Catcher defense (or just defense in general) is the next frontier for sabermetrics and many sites have their own metrics to analyze it. I enjoy former Beyond the Box Score contributor Matt Klaassen's catcher defense ratings, which takes caught stealing, wild pitches, and errors into account. Catcher defense is a fairly complex problem with variables ranging from framing to pitch-blocking to receiving, but another bullet on the catcher's job description is to throw out opposing baserunners trying to steal a base. We can look at caught stealing numbers, which is all fine and dandy, but what if we have a catcher who is really really good at it? Won't he have fewer opportunities to throw out runners because they're afraid of him catching them? Let's call this hypothetical catcher Schmadier Schmolina. Word gets around the league that he has an L115A3 AWM sniper rifle instead of a right arm and runners just stop trying to take the next base. What effect does this have on Schmolina's value and how do we measure it?
Baseball reference has mounds of information, more than any one person could analyze in a lifetime. I found one interesting speck of data: Player Advanced Fielding -- Catcher Baserunning. This gives the stolen base opportunities ("Plate appearances through which a runner was on first or second with the next base open"), stolen bases and caught stealing for every catcher in each year. I compiled all of this data from 1945 through May 21, 2013 and...boom! a catcher stolen base database.
As we all know, catchers are not the only part of the running game. Team philosophies (both offense and defense), runner speed, pitcher handedness and ability, count, and score are some of the other variables that affect whether or not a runner takes off for second (or third or home). These numbers will not reflect that, but I would love to create a complete algorithm that puts all of those variables into place. The effect of these missing variables is best seen with Rod Barajas's magically intimidating 2010 season. Barajas was never known as a particularly strong-armed catcher, with a career average arm accuracy of 36 out of 100 on the Fans Scouting Report (FSR). According to the Intimidation results, we find he actually shut down the running game a bit better than that during his career, but he has one standout year in 2010, where runners stayed put with him behind the plate over twice the league average. This is not solely because they were afraid of his arm, it probably has something to do with the New York Mets' pitcher staff consisting of lefties Johan Santana, Jonathon Niese, and Hisanori Takahashi. I also believe pitching coach Dan Warthen made this a focus of the team, as there was a spike in depressing stolen base attempt totals once he joined the Mets in 2008.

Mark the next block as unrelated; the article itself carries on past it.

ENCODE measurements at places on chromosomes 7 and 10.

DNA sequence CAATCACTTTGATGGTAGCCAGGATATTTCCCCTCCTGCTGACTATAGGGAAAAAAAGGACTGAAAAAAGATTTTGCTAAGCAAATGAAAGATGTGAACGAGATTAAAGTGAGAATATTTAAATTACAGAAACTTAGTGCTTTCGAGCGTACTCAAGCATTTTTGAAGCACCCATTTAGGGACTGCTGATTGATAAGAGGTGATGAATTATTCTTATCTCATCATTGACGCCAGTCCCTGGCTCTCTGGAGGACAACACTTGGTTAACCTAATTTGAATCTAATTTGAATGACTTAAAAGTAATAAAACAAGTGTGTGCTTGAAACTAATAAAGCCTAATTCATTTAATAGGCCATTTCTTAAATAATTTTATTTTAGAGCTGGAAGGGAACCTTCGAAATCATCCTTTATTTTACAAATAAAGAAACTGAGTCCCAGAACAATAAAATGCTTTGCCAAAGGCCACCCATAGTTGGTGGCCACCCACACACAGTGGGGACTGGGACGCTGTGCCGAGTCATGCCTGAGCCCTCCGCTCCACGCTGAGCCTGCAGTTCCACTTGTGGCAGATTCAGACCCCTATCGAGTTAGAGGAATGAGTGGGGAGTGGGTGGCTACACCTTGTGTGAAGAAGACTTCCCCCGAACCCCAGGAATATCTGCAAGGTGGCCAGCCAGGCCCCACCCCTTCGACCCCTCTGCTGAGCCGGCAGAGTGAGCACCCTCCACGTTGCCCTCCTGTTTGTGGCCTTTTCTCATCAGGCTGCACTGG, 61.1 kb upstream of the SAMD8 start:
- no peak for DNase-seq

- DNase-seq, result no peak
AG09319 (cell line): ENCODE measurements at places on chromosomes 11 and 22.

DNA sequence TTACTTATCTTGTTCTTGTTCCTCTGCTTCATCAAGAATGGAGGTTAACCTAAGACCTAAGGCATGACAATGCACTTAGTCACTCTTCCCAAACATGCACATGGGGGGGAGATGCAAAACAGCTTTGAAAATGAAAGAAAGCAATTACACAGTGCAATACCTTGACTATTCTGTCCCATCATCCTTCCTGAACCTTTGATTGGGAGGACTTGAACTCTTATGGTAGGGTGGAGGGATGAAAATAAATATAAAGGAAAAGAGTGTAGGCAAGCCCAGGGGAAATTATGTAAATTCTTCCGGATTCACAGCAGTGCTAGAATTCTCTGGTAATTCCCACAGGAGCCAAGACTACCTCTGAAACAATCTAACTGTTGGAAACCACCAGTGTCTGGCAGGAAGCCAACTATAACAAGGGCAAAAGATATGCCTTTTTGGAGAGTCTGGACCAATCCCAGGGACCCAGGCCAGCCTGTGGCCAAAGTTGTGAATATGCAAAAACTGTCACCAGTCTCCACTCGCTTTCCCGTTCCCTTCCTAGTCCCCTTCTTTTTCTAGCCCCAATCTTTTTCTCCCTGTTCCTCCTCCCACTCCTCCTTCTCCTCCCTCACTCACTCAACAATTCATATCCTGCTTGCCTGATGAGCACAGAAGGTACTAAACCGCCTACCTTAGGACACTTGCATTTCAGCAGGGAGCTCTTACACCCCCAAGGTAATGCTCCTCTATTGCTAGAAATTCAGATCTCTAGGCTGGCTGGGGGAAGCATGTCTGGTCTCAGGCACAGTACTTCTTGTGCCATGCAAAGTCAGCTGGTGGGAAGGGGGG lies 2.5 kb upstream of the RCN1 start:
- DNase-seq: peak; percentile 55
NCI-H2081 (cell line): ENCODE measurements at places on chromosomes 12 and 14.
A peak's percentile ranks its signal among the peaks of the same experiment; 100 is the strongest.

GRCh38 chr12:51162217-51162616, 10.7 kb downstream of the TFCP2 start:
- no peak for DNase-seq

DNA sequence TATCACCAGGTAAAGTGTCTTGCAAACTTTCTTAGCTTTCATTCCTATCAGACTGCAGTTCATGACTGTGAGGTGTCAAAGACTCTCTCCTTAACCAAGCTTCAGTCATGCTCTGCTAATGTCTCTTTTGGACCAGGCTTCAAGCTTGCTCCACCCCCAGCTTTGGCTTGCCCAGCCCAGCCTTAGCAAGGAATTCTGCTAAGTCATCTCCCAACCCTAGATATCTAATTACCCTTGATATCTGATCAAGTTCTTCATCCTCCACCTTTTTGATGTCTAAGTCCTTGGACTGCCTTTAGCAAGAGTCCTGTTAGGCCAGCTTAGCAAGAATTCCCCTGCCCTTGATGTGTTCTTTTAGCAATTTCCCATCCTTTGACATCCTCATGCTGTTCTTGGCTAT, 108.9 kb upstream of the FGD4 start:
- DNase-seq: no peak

That example gave away my method: take stolen base attempts against a catcher, divide it by total opportunities, and compare it to the league average that year, where 100 is league average and a higher number means more runners stayed put. I have named this statistic "Catcher Intimidation."
At this point, it would be wonderful to do a With-or-Without-You method to help get rid of some of those earlier variables. This may be possible with my data set and I will try to make it work in the future.
I took an idea from Klaassen and used stolen bases plus catcher caught stealing as the total amount of stolen base attempts. This removes pickoffs, which are almost completely a result of the pitcher's talent. Although, maybe a runner is more likely to take a longer lead with a worse catcher behind the plate, making him more likely to get picked off. Nevertheless, no pickoffs.
The method is simple and the results...are simply riveting.
Using a minimum of 300 stolen base opportunities (SBOs) and ranking by career Intimidation, at the top with a score of 193, we find St. Louis Cardinals backstop...Mike Mahoney. Let's try that again, but put the minimum at 1,000 and remove obvious back-up types. I found that catchers like Omir Santos, Joel Skinner, and Sandy Martinez heavily influenced this list. They succeeded in crossing the 1,000 SBO threshold, but rarely, if ever, had to face the prospect of playing every day. Perhaps they really did shut down the running game and this is the reason they were allowed to stay in the majors for a while.
There are a lot of active catchers on that list, perhaps because they have yet to reach their decline. Molina jumps way up to the top, distancing himself far above Bench and Rodriguez. Perez, Mauer, Wieters, Buck, Rosario, and Montero all still have time to prove themselves worthy of this ranking.
Here are the least intimidating catchers, those whom runners are not afraid to run on, again with a 1,000 SBO minimum and hopefully removing most backup catchers:
|Paul Lo Duca||2003||11969||73|
A lot of these players spent time at other positions, mostly because their bat was good but their glove wasn't. Hundley ranks well on the Fans Scouting Report with a 61 for arm strength and a 51 for accuracy, but ranks historically low in catcher intimidation, though this may be part of the Padres philosophy. It is difficult to separate the two, since Hundley has been the most-used catcher over the years he has been with the team. However, in 2010 when Yorvit Torrealba wore the tools of ignorance more often than Hundley, the Padres did perform better as a team preventing stolen base attempts.